The most famous part of our ranking algorithm is PageRank, an algorithm developed by Larry Page and Sergey Brin, who founded Google. PageRank is still in use today, but it is now a part of a much larger system. Other parts include language models (the ability to handle phrases, synonyms, diacritics, spelling mistakes, and so on), query models (it's not just the language, it's how people use it today), time models (some queries are best answered with a 30-minutes old page, and some are better answered with a page that stood the test of time), and personalized models (not all people want the same thing).

Another team in our group is responsible for evaluating how well we're doing. This is done in many different ways, but the goal is always the same: improve the user experience. This is not the main goal, it is the only goal. There are automated evaluations every minute (to make sure nothing goes wrong), periodic evaluations of our overall quality, and, most importantly, evaluations of specific algorithmic improvements. When an engineer gets a new idea and develops a new algorithm, we test their ideas thoroughly. We have a team of statisticians who look at all the data and determine the value of the new idea. We meet weekly (sometimes twice a week) to go over those new ideas and approve new launches. In 2007, we launched more than 450 new improvements, about 9 per week on the average. Some of these improvements are simple and obvious -- for example, we fixed the way Hebrew acronym queries are handled (in Hebrew an acronym is denoted by a (") next to the last character, so IBM will be IB"M), and some are very complicated -- for example, we made significant changes to the PageRank algorithm in January. Most of the time we look for improvements in relevancy, but we also work on projects where the sole purpose is to simplify the algorithms. Simple is good.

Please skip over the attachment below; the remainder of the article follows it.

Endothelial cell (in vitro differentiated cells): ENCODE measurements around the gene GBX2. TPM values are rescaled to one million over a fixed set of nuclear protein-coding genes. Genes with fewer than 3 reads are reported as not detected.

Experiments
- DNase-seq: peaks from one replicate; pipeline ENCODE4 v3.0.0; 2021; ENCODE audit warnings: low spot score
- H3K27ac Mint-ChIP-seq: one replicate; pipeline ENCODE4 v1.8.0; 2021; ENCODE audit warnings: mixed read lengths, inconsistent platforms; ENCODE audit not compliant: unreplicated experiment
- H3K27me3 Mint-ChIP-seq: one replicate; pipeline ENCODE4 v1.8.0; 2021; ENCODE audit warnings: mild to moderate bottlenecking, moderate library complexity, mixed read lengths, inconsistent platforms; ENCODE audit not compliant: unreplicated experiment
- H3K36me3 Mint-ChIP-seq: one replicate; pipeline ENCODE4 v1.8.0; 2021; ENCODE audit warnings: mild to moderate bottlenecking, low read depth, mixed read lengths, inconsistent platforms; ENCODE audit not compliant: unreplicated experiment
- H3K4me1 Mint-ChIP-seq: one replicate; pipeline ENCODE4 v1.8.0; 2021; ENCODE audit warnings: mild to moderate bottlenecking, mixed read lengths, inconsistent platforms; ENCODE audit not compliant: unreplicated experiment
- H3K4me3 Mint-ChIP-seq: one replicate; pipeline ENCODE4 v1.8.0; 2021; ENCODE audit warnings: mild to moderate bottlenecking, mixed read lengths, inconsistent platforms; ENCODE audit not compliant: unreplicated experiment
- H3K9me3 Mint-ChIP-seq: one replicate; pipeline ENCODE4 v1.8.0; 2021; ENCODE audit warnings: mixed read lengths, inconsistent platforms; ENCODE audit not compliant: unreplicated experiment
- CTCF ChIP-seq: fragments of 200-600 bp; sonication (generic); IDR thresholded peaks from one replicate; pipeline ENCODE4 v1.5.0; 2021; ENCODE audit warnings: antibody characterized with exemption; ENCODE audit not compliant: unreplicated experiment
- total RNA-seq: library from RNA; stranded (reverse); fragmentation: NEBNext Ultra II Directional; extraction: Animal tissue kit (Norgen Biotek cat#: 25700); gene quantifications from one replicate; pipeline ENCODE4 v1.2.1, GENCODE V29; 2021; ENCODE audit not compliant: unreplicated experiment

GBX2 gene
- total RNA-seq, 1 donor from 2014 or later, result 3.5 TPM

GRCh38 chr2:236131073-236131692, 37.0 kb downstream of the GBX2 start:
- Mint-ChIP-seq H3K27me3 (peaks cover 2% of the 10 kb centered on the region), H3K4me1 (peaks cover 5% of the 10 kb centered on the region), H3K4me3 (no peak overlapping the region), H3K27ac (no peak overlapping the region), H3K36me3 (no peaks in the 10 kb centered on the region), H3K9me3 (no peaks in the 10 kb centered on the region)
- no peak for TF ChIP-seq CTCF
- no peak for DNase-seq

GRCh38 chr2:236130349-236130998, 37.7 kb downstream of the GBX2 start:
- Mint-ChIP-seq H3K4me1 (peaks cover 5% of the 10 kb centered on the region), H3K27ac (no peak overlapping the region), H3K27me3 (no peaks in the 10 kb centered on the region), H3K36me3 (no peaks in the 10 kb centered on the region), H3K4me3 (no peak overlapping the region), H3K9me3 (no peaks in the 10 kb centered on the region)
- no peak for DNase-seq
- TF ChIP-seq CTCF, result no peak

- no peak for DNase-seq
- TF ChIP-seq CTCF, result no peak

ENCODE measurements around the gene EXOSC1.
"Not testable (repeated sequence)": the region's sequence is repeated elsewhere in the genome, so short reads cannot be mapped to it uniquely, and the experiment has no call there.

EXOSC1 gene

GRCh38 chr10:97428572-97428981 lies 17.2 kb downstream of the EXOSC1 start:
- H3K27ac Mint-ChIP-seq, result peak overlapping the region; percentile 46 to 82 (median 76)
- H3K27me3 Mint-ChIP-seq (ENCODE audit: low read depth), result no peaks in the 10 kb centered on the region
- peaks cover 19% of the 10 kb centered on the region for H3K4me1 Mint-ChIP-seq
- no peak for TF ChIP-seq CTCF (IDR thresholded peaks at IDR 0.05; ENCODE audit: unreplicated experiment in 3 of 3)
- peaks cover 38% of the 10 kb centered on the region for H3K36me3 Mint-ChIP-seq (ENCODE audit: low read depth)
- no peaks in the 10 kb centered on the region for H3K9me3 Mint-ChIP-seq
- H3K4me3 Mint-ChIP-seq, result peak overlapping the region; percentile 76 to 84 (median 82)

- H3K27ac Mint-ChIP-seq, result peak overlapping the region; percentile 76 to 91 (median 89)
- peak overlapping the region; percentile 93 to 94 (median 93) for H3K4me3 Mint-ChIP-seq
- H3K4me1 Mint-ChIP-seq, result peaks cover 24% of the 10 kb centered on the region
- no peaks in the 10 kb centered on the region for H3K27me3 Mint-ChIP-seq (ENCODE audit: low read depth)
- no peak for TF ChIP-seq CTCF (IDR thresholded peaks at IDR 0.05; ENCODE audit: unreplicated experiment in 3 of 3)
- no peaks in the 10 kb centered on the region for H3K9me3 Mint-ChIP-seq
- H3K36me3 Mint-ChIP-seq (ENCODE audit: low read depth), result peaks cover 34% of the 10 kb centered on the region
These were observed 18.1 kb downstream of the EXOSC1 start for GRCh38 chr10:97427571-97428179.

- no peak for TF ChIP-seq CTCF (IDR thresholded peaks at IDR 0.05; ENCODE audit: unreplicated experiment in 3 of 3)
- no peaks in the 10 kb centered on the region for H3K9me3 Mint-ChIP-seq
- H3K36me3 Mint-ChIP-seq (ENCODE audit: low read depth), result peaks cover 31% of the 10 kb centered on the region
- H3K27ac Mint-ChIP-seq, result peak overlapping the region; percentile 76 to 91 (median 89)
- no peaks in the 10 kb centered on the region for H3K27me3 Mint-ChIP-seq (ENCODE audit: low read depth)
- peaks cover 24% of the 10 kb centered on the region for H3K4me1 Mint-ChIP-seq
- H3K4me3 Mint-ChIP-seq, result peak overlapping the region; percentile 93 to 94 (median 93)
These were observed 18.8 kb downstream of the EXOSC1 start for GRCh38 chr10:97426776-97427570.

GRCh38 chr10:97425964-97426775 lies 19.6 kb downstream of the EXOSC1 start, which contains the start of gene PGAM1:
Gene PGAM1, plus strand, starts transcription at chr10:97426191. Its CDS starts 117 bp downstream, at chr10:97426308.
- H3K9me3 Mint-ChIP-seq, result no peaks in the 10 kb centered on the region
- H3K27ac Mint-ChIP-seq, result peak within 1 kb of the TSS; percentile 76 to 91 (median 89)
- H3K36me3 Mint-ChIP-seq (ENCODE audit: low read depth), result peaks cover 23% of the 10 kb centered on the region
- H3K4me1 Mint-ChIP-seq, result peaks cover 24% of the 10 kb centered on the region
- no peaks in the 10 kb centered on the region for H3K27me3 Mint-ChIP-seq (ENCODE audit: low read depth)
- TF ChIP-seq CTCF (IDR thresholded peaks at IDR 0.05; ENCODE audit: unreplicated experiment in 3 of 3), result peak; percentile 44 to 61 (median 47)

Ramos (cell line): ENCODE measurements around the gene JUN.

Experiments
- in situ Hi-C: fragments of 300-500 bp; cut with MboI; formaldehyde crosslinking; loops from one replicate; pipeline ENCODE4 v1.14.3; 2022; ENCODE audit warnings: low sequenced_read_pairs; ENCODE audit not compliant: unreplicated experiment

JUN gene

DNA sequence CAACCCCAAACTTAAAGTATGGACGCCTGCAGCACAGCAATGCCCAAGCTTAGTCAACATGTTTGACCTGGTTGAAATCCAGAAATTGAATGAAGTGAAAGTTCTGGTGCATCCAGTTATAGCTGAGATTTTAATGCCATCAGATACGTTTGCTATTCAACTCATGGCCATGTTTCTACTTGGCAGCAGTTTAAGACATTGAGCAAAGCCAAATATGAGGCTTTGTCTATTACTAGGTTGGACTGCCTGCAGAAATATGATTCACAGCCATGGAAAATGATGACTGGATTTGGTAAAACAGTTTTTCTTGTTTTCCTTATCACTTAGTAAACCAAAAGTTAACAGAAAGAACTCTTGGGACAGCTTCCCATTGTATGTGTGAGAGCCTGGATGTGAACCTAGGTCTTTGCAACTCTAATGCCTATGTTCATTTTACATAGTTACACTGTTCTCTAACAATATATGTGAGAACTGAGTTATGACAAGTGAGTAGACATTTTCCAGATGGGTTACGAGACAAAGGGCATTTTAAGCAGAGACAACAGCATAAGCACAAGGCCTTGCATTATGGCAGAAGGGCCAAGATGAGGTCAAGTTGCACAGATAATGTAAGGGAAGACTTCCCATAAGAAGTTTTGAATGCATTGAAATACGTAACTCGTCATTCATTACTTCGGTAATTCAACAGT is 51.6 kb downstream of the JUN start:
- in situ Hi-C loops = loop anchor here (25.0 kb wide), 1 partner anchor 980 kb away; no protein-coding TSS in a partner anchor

There are also some thoughts on search complexity and it seems humans searching for information seem to roughly approximate Moore's Law meaning our queries get more difficult over time.

What this means for the world is we will finally get some insight as to how Google works. Expect those involved in SEO to spend countless hours studying every word that is uttered about how Google searches and expect Yahoo and Microsoft to secretly worship every tidbit they learn.

What Google will be doing - and they know it - is give many companies added ammunition to "game" the system. They also know as they put more information out about how they work, they will be making their own jobs more difficult as they will have to combat search engine spammers who will become better educated.

This brings us to why Google is opening up at all. They must really feel the pressure of their reputation being damaged by their commanding position in the market and also think they are so good at this search thing that even sharing some information with the world won't hurt their results much.

One thing is certain - the information Google will supply could be some of the most important information many companies will ever be presented with and those who are paying attention will be in a much better competitive position than the companies who don't.